When Wisconsin athletic director Chris McIntosh fired head coach Paul Chryst five games into this 2022 season, the reverberations were felt far and wide inside the Big Ten. Chryst, who grew up in Madison, played quarterback and tight end at Wisconsin, and was a Badger assistant coach from 2002-2011. He left to be the head coach at Pittsburgh in 2012, only to return to UW to be their head coach, replacing Gary Andersen in 2014.
His record at Wisconsin is impressive. From 2015 until his firing this season, Chryst coached the Badgers to 68 wins against 26 losses. In conference play his record is a solid 43-18 with three Big Ten West Division titles in 2016, 2017, and 2019. He was Big Ten Coach Of The Year in 2016 and again in 2017.
— Big Ten Football (@B1Gfootball) November 30, 2017
His head coaching career at UW started fast. In Christ’s first season, the Badgers would finish 10-3. In 2016 Wisconsin would upset number five LSU at Lambeau Field. The win would launch them to a win in the Cotton Bowl and a final ranking of ninth in both the AP and Coaches Poll. 2017 would be a watershed season in Madison. Despite not being part of the College Football Playoff, they would beat Miami in the Orange Bowl and finish sixth in the Coaches Poll and seventh in the AP. The 2019 season was the last that would find Chryst and the Badgers on the big stage, as they would lose to the Oregon Ducks 28-27 at the Rose Bowl in Pasadena.
The 2020 COVID season would begin the quick decline of the Badgers’ offense. They would finish 12th in production after two seasons where they would rank fourth in total offense for the 2017-2018 season and first in the Big Ten in total offense in 2019. Rather quickly, other issues began to arise in the football program that would ultimately seal Chrysts’ fate.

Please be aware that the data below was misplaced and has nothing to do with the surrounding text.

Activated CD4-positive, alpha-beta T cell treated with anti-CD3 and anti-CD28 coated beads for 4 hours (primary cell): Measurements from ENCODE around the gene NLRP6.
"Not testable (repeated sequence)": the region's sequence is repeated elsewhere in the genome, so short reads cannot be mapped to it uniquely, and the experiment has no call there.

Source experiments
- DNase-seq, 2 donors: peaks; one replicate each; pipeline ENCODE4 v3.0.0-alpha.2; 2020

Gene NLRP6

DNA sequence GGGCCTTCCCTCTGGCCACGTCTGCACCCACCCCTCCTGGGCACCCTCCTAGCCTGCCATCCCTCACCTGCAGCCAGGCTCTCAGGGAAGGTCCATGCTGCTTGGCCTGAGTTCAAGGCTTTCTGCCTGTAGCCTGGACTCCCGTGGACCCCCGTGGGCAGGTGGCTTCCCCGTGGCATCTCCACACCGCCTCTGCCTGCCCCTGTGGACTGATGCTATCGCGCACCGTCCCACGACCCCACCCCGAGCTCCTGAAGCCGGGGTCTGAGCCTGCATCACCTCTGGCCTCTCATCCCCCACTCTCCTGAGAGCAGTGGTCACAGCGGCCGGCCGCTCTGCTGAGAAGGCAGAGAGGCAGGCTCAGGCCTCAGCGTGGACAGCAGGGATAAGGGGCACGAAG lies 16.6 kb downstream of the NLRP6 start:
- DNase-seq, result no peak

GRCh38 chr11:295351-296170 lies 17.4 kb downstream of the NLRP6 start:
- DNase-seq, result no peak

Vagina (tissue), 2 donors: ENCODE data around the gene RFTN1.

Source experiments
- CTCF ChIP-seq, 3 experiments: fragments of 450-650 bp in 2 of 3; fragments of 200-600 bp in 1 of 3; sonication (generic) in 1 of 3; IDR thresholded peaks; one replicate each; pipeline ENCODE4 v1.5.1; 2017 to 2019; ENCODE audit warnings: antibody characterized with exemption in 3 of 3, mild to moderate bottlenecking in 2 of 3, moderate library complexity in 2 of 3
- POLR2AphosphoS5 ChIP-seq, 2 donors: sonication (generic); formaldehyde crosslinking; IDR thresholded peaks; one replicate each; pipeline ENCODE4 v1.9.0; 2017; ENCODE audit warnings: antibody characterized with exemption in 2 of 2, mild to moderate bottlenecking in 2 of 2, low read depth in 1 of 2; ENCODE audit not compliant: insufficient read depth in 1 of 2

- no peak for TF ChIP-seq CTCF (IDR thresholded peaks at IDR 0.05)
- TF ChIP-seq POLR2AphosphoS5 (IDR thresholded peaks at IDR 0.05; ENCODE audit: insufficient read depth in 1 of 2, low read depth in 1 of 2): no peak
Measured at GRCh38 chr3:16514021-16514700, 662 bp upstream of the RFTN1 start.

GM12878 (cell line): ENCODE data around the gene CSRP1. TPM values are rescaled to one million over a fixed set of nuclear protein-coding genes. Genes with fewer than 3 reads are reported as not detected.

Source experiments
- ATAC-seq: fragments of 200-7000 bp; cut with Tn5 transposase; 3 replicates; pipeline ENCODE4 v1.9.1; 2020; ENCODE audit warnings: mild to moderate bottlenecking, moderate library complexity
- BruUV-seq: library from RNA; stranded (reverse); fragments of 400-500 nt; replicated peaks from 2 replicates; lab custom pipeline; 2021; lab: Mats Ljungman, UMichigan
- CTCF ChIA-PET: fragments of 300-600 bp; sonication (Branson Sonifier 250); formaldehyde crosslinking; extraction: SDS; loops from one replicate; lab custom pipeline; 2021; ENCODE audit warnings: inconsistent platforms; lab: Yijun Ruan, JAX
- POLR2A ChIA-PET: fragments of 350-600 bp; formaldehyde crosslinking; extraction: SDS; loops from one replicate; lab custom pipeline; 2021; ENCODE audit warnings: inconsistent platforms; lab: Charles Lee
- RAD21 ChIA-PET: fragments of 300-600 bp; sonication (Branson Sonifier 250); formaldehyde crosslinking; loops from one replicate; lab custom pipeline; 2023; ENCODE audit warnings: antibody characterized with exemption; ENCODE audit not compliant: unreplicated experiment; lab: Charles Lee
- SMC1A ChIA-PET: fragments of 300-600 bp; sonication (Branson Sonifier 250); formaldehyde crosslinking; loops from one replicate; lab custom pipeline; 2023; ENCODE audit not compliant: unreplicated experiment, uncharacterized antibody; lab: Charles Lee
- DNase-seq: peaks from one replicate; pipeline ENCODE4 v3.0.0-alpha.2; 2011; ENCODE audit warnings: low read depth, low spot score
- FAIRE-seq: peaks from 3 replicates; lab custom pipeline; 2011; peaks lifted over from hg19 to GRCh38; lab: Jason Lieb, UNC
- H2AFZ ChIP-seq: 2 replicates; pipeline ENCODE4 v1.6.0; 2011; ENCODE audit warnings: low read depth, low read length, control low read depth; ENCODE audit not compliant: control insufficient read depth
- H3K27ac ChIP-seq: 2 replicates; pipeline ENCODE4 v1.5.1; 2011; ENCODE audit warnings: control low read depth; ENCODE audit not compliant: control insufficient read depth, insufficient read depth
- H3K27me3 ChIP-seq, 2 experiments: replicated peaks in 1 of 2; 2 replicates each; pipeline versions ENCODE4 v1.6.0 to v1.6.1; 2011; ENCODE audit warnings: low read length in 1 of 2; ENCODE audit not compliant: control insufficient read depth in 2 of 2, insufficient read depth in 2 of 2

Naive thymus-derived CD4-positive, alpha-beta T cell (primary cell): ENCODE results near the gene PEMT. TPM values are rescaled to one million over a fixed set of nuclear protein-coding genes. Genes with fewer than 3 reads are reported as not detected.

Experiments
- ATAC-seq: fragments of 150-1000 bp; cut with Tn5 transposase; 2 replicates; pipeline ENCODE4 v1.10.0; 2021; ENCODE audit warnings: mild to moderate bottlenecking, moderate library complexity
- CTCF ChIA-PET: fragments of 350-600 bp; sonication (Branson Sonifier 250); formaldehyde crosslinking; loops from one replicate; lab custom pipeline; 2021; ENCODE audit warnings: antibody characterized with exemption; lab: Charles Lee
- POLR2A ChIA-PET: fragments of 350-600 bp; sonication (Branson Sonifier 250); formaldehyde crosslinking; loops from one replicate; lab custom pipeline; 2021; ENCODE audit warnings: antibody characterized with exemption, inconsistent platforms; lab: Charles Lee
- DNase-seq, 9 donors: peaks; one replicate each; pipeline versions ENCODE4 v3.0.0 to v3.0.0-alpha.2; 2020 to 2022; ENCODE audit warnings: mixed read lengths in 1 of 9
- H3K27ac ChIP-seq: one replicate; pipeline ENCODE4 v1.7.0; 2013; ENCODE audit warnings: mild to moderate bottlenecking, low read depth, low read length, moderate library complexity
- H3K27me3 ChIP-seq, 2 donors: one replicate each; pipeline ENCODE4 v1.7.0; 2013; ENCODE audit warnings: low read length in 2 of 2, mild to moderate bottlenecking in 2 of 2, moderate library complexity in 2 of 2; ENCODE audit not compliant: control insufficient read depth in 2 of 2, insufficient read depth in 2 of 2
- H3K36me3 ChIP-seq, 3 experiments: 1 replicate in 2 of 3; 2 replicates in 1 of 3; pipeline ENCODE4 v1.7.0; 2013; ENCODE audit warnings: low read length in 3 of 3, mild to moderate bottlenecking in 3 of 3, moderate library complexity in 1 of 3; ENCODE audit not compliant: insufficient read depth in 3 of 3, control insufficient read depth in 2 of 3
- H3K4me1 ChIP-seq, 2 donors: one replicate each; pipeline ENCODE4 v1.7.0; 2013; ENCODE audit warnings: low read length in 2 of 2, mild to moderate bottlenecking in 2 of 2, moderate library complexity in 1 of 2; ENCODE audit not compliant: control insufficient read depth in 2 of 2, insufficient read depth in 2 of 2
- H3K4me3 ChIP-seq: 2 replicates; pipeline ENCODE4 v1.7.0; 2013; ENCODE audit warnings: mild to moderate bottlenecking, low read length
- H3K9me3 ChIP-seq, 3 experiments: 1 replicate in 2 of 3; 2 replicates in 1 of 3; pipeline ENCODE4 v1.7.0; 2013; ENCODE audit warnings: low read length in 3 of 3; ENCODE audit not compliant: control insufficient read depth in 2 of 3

In 2020, starting quarterback Jack Coan would suffer a broken foot before the season began. Enter Graham Mertz, Wisconsin’s highest-rated quarterback prospect in school history. He would complete 20 of his 21 passes with five touchdowns in his first start against Illinois, but his season would digress as he finished the season with nine touchdowns and five interceptions. He would continue to struggle on the field in 2021 where he would complete only 59.5% of his passes and finish the season with 11 interceptions and 10 touchdowns. A 17-14 loss against Washington State in Madison would serve notice that Wisconsin football was in trouble. Mertz would never live up to his expected potential and would eventually serve as an anchor around the neck of Paul Chryst. What Chryst didn’t realize is that the clock was ticking on his time in Madison, and five games into this season, McIntosh would pull the plug.
"The expectations of our program at Wisconsin are to win championships."
Chris McIntosh discusses decision to replace Paul Chryst.
— Big Ten Network (@BigTenNetwork) October 3, 2022
Where Wisconsin goes from here is a mystery. Jim Leonhard assumes the interim duties for the balance of the 2022 season. Leonhard, another former Wisconsin Badger, begins his career calling the shots when they travel to Northwestern this week. His career on the sidelines may be short. Hired as a defensive coach in 2016, it’s hard to see UW rolling the dice on an unproven entity. With a stunned locker room, it’s reasonable to ask if Leonhard can rally this team beyond their absolute devotion to Paul Chryst. It will be an uphill climb the rest of this season and a winning record may not be in the cards.
Camp Randall was quiet on Saturday as Illinois and head coach Bret Bielma rolled Wisconsin with a punishing ground game winning 34-10. Something Chryst and the Badgers were so good at. The irony that Bielma was the last hand he would shake as a head coach isn’t lost. Paul Chryst is a good man. That won’t be much comfort when he watches his Badgers this Saturday.